“There may have been a few times in recent decades when the mayor was acclaimed. That happened to me once (in 2014) during the three times I ran for mayor, but there was always a healthy election, with multiple councillor candidates,” added Taft.

Both Miller and Taft told the Pioneer they are hopeful this year’s acclamation is an anomaly.

“It’s always good to have an election, instead of acclamation. I can only hope that it means our community feels we are doing a good job as a council, and that’s why we don’t have a lot of candidates,” said Miller.

“It could perhaps be a sign that there’s a loose acceptance from the public and that people are happy with the direction the district is going now. When there’s a lot of problems and things are deeply contentious, that often sparks a high number of people to run for council,” said Taft. “But it wouldn’t be good if it was like this all the time. I’m anticipating it will be different four years from now.”

National and provincial pundits commenting on the low number of municipal candidates in Ontario and Manitoba cited the increasingly polarized political atmosphere, even at the local level, as reason that many would-be candidates may have opted not to run in those elections. 

Does the same apply here?

Miller said it just might, noting, “There has been some polarization happening in the past few years. Some folks sitting at the (Invermere council) table have been subjected to quite a lot of negativity through the pandemic and such, and have had enough. I do get a feeling that some people who were sitting on the sidelines, considering running in the future, have looked at that, and thought ‘Maybe I don’t need that.’”

He pointed out that the deeply-held and often strongly opposing viewpoints that came along with pandemic are different from the party-based polarization at the national level, but that they still carried a sting, which was felt by some council members.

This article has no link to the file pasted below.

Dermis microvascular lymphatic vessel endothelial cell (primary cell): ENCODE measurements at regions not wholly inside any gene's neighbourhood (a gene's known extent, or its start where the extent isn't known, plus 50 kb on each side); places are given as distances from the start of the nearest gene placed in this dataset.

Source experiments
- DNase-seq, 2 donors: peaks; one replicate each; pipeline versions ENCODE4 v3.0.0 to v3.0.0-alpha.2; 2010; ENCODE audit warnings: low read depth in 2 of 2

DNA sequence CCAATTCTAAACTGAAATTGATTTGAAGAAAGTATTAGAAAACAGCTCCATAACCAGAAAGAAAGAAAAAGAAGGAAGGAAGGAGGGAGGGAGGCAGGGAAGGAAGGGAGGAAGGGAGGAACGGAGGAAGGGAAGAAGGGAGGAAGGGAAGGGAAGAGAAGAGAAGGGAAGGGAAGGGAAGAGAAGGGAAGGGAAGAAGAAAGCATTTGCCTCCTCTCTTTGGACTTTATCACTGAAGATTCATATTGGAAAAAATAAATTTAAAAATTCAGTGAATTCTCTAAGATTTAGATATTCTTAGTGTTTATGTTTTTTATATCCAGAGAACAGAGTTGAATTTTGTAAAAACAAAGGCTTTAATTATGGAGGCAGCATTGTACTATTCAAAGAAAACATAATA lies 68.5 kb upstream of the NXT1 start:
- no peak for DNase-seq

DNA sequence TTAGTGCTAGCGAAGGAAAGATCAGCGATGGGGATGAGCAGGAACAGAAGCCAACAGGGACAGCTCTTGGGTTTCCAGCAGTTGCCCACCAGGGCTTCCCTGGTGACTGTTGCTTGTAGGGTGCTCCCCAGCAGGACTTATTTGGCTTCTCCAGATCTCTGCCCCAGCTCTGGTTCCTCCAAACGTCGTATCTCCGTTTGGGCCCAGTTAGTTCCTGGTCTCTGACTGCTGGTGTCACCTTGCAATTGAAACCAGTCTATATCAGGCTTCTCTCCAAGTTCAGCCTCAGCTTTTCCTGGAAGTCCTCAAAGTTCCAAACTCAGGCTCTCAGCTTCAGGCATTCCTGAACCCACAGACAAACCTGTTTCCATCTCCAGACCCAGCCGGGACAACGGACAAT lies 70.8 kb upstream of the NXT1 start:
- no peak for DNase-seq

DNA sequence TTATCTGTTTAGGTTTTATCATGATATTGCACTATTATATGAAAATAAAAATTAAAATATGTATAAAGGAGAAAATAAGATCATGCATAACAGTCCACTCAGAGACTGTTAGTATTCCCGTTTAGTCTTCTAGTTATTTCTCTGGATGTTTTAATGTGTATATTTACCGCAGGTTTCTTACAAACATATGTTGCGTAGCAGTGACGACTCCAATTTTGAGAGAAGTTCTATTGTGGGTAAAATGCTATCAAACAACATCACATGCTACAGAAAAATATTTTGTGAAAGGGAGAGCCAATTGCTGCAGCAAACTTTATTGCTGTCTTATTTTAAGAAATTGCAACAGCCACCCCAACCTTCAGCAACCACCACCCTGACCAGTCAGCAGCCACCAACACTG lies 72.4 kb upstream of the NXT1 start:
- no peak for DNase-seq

“Sometimes there were decisions that we made as council and sometimes we were simply following a provincial health order. We didn’t have a choice as a council. But it made some residents really unhappy, and they directed their unhappiness at us. I know that for a fact,” said Miller. “I can understand why would-be candidates would see that and think they don’t want to be a part of it.”

Taft on the other, suggested that the low number of candidates in Invermere “might just be a natural ebb and flow.” He noted that the workload and commitment involved with being a councillor has increased over the decades (council terms are now four years, but prior to 2014 council terms were only three years, and there are more committee meetings and boards to sit on) and wondered if that may be deterring some would-be candidates.

“It’s interesting that we have acclamation in Invermere, which is the main hub of the Columbia Valley, this year, while in the outlying communities, such as Canal Flats or Radium Hot Springs there are full elections. In the past it’s been the other way around. If there was acclamation or ‘soft elections’ (with only one surplus candidate) it was in Radium or Canal Flats. That’s completely switched,” said Taft.

Both Miller and Taft implored local residents who care about Invermere to think about running at the next municipal election in 2026.

“If you’ve got an interest in improving the community in which you live, you should consider putting your name forward as a candidate. It’s challenging, certainly, but interesting and ultimately very rewarding,” said Miller.